John Hoyer Updike was an American writer. In his novels, he described particularly the American Protestant small town middle class. He was awarded the Pulitzer Prize for two of his novels, Rabbit is Rich and Rabbit rests.
Those students who have decided to write a successful research paper on the topic have to know that John Updike was born in Reading, Pennsylvania, and grew up there nearby Shillington, where his father was a science teacher at a high school. John was the parents’ only child, and the family lived with his grandparents in a large house. The area serves as a model for the small-town-America as Updike describes, for example, in his books about Harry “Rabbit” Angstrom.
When he was 13, they moved out to the country, to the mother’s parental home on a farm in Plowville. From a young age he began to take an interest in literary and artistic creation, encouraged by his mother.
Meanwhile, he studied at the high school, the summer he worked on a local newspaper, received a scholarship, and then began studying English at Harvard University. He took part in student newspapers with humorous stories and cartoons. In 1954 he graduated with honors, and it was the same year his first works published in The New Yorker, where he would henceforth be active.
Updike had married a fellow student during the years at Harvard, and his wife followed him across the Atlantic, when he began studying art at Oxford University. After returning to the United States, the family settled in Manhattan, and John became a permanent member of staff at The New Yorker. In 1957, Updike decided to become a freelance writer, and simultaneously moved with his family to Ipswich, Massachusetts. However, he continued to write occasionally for The New Yorker.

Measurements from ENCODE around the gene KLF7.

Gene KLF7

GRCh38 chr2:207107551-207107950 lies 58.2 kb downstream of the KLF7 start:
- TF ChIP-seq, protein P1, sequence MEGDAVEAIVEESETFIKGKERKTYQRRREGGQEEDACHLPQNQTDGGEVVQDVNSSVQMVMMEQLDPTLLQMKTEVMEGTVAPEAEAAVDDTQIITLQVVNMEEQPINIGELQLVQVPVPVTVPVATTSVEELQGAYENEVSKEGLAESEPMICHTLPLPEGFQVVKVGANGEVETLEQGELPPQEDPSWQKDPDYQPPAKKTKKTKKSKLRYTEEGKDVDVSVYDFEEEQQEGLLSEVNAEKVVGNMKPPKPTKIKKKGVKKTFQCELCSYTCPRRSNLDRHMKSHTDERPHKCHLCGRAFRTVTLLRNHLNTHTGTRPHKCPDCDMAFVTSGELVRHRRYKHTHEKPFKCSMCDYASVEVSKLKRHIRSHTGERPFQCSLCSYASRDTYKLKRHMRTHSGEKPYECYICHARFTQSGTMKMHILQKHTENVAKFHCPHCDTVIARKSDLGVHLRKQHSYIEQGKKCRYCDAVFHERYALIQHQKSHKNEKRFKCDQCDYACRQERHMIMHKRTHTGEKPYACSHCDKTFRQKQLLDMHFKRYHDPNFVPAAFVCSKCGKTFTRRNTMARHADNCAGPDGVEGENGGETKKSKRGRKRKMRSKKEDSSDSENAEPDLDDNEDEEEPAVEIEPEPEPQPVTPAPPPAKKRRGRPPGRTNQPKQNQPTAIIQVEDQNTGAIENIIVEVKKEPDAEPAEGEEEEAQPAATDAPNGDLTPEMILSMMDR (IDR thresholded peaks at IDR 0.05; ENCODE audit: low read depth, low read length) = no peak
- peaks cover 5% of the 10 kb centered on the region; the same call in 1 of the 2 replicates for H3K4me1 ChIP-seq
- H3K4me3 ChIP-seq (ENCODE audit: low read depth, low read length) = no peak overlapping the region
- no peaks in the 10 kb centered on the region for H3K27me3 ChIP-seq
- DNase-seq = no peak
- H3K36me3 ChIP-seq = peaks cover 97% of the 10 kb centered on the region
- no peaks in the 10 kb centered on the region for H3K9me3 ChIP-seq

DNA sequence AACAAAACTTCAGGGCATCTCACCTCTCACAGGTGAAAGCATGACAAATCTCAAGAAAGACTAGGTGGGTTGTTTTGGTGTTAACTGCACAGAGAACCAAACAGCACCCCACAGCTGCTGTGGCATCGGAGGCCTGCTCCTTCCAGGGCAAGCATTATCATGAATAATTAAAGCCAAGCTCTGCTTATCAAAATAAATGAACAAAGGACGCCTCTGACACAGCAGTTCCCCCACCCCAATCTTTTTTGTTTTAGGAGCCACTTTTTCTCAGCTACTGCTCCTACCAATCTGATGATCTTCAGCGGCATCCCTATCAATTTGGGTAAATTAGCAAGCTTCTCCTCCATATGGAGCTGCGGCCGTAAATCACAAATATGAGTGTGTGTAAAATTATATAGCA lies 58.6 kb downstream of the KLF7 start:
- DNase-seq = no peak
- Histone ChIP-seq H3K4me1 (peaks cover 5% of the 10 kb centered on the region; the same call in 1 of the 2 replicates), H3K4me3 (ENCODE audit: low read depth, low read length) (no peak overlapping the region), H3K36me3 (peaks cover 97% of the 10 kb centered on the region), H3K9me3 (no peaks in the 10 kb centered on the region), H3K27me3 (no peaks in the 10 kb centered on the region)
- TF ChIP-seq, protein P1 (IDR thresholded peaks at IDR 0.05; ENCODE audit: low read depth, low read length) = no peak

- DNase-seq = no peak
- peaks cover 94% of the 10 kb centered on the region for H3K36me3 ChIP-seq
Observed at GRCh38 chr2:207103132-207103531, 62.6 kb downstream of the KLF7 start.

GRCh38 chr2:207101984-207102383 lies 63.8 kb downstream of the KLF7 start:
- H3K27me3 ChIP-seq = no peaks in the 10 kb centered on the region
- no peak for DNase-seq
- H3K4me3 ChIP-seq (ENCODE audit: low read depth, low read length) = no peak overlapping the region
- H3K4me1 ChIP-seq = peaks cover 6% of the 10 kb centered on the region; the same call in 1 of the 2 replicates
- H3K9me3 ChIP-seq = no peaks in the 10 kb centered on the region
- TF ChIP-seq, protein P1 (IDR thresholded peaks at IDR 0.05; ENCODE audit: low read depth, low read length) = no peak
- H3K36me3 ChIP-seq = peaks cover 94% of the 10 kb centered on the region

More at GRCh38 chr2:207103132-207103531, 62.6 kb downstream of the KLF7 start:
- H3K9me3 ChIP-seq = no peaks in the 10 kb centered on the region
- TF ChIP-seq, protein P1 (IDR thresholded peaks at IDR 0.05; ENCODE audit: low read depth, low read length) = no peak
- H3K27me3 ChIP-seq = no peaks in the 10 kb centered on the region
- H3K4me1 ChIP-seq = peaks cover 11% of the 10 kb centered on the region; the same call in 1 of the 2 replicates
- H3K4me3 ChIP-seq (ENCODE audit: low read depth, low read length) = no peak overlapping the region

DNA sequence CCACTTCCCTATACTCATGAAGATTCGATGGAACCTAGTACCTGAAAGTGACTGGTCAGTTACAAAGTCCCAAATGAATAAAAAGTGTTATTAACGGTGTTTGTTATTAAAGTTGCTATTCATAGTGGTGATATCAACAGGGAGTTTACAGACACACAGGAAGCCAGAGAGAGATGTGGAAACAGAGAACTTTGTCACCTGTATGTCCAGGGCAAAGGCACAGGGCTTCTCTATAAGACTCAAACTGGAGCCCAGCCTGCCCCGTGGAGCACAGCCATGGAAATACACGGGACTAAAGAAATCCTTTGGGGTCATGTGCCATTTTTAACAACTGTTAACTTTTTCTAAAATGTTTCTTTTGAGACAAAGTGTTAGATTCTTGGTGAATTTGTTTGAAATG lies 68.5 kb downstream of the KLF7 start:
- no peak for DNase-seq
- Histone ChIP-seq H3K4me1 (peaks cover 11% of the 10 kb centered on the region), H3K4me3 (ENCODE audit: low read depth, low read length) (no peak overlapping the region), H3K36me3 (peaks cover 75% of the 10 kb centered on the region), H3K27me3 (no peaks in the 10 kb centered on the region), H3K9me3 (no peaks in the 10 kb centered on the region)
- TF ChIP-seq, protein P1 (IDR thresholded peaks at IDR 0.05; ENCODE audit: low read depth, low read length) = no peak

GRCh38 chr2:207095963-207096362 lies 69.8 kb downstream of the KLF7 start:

In 1958 Updike’s first book appeared, the poetry collection The Carpentered Hen and Other Tame Creatures, and his debut novel Basar in the poorhouse was released the following year. For the latter he received a Guggenheim Fellowship, and with the added support first book in the Rabbit series, Rabbit runs. He was awarded the National Book Award in 1963 for his novel The centaur, and was elected in 1964, as the youngest ever, at the National Institute of Arts and Letters.
The remainder of the 1960s and 1970s, Updike was hired for a cultural exchange between the United States and the Soviet Union, and seemed to aid Soviet Jews in preserving their culture. He traveled in that capacity to the Soviet Union to support Aleksandr Solzhenitsyn.
In 1968, Updike ended up on the cover of Time. During the mid-1970s, Updike divorced his wife, and moved to Boston, where he worked at the university. In 1977 he married again, and moved to Georgetown, Massachusetts.
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